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NEWS | Wednesday, 26 September 2007

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James Debono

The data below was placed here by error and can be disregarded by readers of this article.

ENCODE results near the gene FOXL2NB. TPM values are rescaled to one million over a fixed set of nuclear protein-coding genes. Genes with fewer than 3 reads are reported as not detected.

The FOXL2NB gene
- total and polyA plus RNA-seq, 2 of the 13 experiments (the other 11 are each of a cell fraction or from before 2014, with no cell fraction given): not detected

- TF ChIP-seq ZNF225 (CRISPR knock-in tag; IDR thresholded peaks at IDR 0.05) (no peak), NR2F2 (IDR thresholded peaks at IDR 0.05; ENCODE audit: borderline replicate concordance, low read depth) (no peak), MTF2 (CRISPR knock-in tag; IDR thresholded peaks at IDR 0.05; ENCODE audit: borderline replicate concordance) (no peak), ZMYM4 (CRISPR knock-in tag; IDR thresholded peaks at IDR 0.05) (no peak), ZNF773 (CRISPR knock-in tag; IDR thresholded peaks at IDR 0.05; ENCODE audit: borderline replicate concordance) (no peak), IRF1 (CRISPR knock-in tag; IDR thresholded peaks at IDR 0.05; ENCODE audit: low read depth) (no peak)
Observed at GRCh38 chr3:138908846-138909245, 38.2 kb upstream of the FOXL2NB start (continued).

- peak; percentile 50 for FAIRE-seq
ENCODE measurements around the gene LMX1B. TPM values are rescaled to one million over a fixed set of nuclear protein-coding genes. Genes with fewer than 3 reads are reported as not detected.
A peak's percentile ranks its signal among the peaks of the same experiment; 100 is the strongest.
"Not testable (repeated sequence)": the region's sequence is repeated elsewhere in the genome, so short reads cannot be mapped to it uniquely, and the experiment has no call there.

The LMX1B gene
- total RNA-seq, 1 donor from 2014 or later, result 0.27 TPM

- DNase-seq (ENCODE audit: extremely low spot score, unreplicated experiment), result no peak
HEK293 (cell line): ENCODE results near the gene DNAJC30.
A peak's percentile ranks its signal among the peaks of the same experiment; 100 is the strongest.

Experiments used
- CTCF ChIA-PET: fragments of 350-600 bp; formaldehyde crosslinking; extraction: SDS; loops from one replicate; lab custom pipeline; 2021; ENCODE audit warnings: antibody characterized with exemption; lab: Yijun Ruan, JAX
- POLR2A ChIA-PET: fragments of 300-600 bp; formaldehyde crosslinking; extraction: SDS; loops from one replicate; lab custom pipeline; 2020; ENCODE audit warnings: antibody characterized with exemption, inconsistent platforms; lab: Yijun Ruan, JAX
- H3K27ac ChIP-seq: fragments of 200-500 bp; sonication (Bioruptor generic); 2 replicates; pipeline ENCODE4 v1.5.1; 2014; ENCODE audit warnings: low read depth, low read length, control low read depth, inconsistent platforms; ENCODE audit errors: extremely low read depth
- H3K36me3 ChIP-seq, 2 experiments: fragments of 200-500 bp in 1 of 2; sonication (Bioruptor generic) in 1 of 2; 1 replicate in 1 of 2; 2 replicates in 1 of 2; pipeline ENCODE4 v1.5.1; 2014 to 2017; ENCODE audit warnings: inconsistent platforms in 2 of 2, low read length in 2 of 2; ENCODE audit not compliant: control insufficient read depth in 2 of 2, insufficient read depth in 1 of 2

Labour MP Helena Dalli has expressed concern over the government’s haste to dispose of the Public Broadcasting Service’s assets on the eve of a general election. Reacting to MaltaToday’s Midweek story published last Wednesday that PBS intends to demolish Television House to replace it with flats and develop a substantial part of Rediffusion House for commercial and real estate purposes, the MLP’s spokesperson on broadcasting asked: “Why is this happening on the eve of a general election? Why the haste? Who is being appeased?” The government intends to locate the PBS headquarters in a part of Rediffusion House and sell the “left over” sites to finance the construction of PBS’s new headquarters. Dalli hit out at Investments Minister Austin Gatt for simultaneously speaking about how well PBS is doing. “This does not make sense: if we are to believe the minister that the company is doing well, why would government go about selling such a prime site? Why would one want to sell?” But according to the government, the sale of the land is merely intended to finance the building of “a centralised and more compact premises would be far more efficient from an operational point of view.” The investments ministry made it clear that the government has not yet approved the final plan as a feasibility study is pending, but has given its clearance for the application. It also made it clear that PBS will not be involved in the selling of apartments, but it intends to sell Television House and parts of Redifussion House after MEPA permits are issued. “This would ensure a more comprehensive development from a planning point of view, whilst at the same time also making it easier to market and sell the respective properties accordingly.” But Dalli expressed her disagreement with the stripping of public assets. “The government ought to be ashamed to be selling our property in this manner. It would be an understatement to say that the Labour party does not agree with this way of doing things.” She said a national TV station “ought to be housed properly and have decent studios and all that goes with a television and radio station.” Bouts of nostalgia Contacted by MaltaToday, veteran broadcaster George Peresso says his heart was broken when seeing the MEPA notice that Television House was to make way for apartments even if he has taken a “stoic” approach to happenings in PBS. Peresso, who already suffered a blow when classical music station Radju Bronja was closed down, says that “(his) heart suffered from an angioplasty of sentiments.” “The face of national broadcasting has changed a lot, and I was not so surprised.” He still describes Television House and the Redifussion building as “a home where his dreams came true”. But Peresso is stoical in the face of the latest news: “Obviously I cannot expect the government to stop development simply because of my iconoclastic nostalgia.” For Peresso, change was necessary at PBS but he cautioned the government not “to throw out the baby with the bath water”. “I understand that public broadcasting should not lose money but at the same time it should not become like the Catania market.” Charles Flores, another pioneer of national broadcasting and a Labour leaning columnist in It-Torca, would not let his nostalgia cloud his judgment. “I see no reason why old, unattractive and non-historical buildings with obsolete equipment and obsolete facilities, such as Television House, should not be pulled down and put on the market.” What worries Flores more are the plans for Broadcasting House, parts of which are also to be developed as apartments and commercial areas. “PBS needs to have a proper headquarters, properly run and professionally equipped to cater for its four divisions: News, Radio, Television and Administration.” Flores has fond memories: “Rediffusion House, later renamed Broadcasting House after nationalisation in 1975 brings back ‘Beat u Letteratura’, the popular literature programme produced by the Moviment Qawmien Letterarju in the late 1960s.” The redevelopment of Redifission house however does not bode well for the future of public broadcasting, Flores says. “It certainly does not augur well and I hope the forthcoming general elections will be in time to help frustrate all such plans,” adding that over the past four years PBS had been reduced to a “relay station for the privileged amongst the independent production houses”. [email protected]


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